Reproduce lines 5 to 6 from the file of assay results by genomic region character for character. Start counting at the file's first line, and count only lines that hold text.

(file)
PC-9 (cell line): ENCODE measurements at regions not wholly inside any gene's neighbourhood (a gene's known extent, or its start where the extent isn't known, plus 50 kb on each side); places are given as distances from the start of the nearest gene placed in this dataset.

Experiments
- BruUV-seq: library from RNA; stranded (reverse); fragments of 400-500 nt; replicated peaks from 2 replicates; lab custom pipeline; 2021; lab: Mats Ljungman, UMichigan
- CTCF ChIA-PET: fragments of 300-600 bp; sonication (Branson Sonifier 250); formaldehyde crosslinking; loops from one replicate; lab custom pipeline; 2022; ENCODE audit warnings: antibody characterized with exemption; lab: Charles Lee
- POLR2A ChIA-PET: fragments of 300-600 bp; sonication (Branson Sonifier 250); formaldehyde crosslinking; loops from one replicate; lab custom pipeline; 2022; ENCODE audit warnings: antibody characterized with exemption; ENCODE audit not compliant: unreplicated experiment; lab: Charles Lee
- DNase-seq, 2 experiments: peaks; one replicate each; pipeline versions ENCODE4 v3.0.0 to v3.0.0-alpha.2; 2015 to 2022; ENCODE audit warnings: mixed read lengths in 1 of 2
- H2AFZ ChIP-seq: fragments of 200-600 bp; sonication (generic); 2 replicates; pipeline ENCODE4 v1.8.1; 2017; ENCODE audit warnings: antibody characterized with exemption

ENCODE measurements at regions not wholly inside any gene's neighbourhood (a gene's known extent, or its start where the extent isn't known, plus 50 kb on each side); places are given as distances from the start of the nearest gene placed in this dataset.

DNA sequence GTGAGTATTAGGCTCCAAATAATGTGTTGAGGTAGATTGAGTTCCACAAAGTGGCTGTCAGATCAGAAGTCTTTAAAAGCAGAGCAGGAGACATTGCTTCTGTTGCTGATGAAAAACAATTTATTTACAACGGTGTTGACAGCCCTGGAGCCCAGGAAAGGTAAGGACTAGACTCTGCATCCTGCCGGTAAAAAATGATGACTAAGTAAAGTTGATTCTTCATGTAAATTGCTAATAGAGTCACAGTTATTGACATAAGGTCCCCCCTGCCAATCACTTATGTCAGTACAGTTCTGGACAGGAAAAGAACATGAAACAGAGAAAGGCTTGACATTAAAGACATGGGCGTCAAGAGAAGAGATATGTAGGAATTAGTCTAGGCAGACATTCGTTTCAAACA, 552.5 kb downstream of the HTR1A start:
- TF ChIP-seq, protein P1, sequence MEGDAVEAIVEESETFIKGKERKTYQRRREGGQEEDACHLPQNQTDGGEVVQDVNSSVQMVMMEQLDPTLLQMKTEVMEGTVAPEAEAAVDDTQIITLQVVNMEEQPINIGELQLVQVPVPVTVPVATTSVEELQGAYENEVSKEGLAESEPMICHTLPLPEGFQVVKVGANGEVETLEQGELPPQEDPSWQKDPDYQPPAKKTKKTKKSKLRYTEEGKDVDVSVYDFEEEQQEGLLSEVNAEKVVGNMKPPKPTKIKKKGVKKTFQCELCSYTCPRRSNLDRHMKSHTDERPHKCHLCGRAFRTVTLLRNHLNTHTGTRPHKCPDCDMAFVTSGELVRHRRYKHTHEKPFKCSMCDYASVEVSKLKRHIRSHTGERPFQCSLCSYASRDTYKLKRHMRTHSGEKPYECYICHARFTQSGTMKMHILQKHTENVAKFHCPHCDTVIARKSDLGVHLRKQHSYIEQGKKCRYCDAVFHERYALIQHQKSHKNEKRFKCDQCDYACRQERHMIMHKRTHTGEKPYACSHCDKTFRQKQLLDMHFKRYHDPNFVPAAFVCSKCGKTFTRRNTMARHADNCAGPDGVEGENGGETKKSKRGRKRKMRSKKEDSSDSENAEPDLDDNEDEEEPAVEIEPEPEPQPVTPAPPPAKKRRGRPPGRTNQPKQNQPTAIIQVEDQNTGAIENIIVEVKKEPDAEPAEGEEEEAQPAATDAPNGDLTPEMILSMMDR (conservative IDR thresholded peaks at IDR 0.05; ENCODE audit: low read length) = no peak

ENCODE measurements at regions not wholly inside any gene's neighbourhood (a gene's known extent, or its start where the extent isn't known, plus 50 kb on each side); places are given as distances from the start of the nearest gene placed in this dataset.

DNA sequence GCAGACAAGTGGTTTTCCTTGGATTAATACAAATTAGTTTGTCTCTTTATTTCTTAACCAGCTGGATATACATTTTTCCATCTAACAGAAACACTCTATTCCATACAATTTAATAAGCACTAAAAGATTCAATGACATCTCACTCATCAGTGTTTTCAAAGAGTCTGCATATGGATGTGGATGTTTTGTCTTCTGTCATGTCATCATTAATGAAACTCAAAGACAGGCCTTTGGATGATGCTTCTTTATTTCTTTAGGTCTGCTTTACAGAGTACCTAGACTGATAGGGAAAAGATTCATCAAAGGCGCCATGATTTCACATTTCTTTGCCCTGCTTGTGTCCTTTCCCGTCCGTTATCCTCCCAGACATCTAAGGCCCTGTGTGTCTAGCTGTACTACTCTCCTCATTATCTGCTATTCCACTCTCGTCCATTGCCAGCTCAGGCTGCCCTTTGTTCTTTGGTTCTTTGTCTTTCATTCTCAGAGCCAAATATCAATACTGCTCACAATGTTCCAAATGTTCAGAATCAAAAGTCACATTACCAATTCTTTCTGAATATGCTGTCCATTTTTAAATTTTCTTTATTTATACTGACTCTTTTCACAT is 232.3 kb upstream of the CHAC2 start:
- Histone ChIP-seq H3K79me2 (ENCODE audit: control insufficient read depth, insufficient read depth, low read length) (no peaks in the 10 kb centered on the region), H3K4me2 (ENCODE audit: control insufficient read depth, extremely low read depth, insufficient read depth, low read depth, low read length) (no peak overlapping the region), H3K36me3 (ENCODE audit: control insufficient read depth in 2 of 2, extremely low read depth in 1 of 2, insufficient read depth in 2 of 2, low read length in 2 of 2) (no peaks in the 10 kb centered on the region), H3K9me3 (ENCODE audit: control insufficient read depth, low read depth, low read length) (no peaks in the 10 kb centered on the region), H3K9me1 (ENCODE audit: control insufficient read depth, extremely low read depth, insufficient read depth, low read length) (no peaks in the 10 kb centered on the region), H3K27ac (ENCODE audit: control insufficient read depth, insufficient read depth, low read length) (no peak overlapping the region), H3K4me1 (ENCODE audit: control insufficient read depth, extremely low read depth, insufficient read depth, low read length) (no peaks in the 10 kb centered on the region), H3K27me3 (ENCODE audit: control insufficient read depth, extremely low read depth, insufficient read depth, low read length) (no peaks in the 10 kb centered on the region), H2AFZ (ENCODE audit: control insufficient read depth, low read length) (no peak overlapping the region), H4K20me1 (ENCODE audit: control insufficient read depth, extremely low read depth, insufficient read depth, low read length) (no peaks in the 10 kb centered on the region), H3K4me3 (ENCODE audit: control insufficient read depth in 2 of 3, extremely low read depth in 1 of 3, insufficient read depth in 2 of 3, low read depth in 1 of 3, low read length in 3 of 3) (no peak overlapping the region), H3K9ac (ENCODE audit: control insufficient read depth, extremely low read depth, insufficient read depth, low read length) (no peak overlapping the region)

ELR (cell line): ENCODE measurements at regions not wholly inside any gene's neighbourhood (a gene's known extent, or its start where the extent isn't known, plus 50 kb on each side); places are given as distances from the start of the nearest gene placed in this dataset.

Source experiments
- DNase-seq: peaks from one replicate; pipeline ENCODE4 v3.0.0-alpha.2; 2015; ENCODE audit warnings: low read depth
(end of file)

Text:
- POLR2A ChIA-PET: fragments of 300-600 bp; sonication (Branson Sonifier 250); formaldehyde crosslinking; loops from one replicate; lab custom pipeline; 2022; ENCODE audit warnings: antibody characterized with exemption; ENCODE audit not compliant: unreplicated experiment; lab: Charles Lee
- DNase-seq, 2 experiments: peaks; one replicate each; pipeline versions ENCODE4 v3.0.0 to v3.0.0-alpha.2; 2015 to 2022; ENCODE audit warnings: mixed read lengths in 1 of 2